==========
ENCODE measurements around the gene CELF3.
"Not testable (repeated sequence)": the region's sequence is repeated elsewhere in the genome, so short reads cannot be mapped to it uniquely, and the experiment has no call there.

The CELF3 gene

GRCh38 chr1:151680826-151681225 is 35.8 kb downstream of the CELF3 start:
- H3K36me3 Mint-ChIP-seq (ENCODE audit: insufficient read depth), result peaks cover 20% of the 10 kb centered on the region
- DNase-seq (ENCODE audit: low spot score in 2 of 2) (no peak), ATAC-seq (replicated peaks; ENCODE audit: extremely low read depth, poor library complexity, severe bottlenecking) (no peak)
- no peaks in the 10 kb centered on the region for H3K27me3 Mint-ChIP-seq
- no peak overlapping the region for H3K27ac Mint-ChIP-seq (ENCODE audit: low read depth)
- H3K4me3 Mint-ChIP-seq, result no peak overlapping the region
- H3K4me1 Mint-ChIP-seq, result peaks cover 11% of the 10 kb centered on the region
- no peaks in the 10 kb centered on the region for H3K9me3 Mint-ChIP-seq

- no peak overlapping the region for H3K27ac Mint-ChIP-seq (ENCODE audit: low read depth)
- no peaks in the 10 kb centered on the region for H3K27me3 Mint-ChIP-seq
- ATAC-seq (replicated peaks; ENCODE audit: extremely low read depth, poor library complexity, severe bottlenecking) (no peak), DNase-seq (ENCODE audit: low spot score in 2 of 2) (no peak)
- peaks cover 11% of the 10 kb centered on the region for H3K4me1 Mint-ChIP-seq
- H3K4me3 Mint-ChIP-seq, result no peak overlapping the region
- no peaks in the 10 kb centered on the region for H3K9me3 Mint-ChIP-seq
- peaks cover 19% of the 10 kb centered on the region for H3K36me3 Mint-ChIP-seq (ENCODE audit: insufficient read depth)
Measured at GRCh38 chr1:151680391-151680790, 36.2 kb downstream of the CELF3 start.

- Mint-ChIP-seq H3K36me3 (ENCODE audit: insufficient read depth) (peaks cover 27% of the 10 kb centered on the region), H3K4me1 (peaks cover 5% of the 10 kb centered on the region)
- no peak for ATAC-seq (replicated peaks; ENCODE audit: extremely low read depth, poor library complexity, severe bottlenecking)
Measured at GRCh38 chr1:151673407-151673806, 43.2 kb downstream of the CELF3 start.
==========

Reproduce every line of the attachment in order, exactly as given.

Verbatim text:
ENCODE measurements around the gene CELF3.
"Not testable (repeated sequence)": the region's sequence is repeated elsewhere in the genome, so short reads cannot be mapped to it uniquely, and the experiment has no call there.

The CELF3 gene

GRCh38 chr1:151680826-151681225 is 35.8 kb downstream of the CELF3 start:
- H3K36me3 Mint-ChIP-seq (ENCODE audit: insufficient read depth), result peaks cover 20% of the 10 kb centered on the region
- DNase-seq (ENCODE audit: low spot score in 2 of 2) (no peak), ATAC-seq (replicated peaks; ENCODE audit: extremely low read depth, poor library complexity, severe bottlenecking) (no peak)
- no peaks in the 10 kb centered on the region for H3K27me3 Mint-ChIP-seq
- no peak overlapping the region for H3K27ac Mint-ChIP-seq (ENCODE audit: low read depth)
- H3K4me3 Mint-ChIP-seq, result no peak overlapping the region
- H3K4me1 Mint-ChIP-seq, result peaks cover 11% of the 10 kb centered on the region
- no peaks in the 10 kb centered on the region for H3K9me3 Mint-ChIP-seq

- no peak overlapping the region for H3K27ac Mint-ChIP-seq (ENCODE audit: low read depth)
- no peaks in the 10 kb centered on the region for H3K27me3 Mint-ChIP-seq
- ATAC-seq (replicated peaks; ENCODE audit: extremely low read depth, poor library complexity, severe bottlenecking) (no peak), DNase-seq (ENCODE audit: low spot score in 2 of 2) (no peak)
- peaks cover 11% of the 10 kb centered on the region for H3K4me1 Mint-ChIP-seq
- H3K4me3 Mint-ChIP-seq, result no peak overlapping the region
- no peaks in the 10 kb centered on the region for H3K9me3 Mint-ChIP-seq
- peaks cover 19% of the 10 kb centered on the region for H3K36me3 Mint-ChIP-seq (ENCODE audit: insufficient read depth)
Measured at GRCh38 chr1:151680391-151680790, 36.2 kb downstream of the CELF3 start.

- Mint-ChIP-seq H3K36me3 (ENCODE audit: insufficient read depth) (peaks cover 27% of the 10 kb centered on the region), H3K4me1 (peaks cover 5% of the 10 kb centered on the region)
- no peak for ATAC-seq (replicated peaks; ENCODE audit: extremely low read depth, poor library complexity, severe bottlenecking)
Measured at GRCh38 chr1:151673407-151673806, 43.2 kb downstream of the CELF3 start.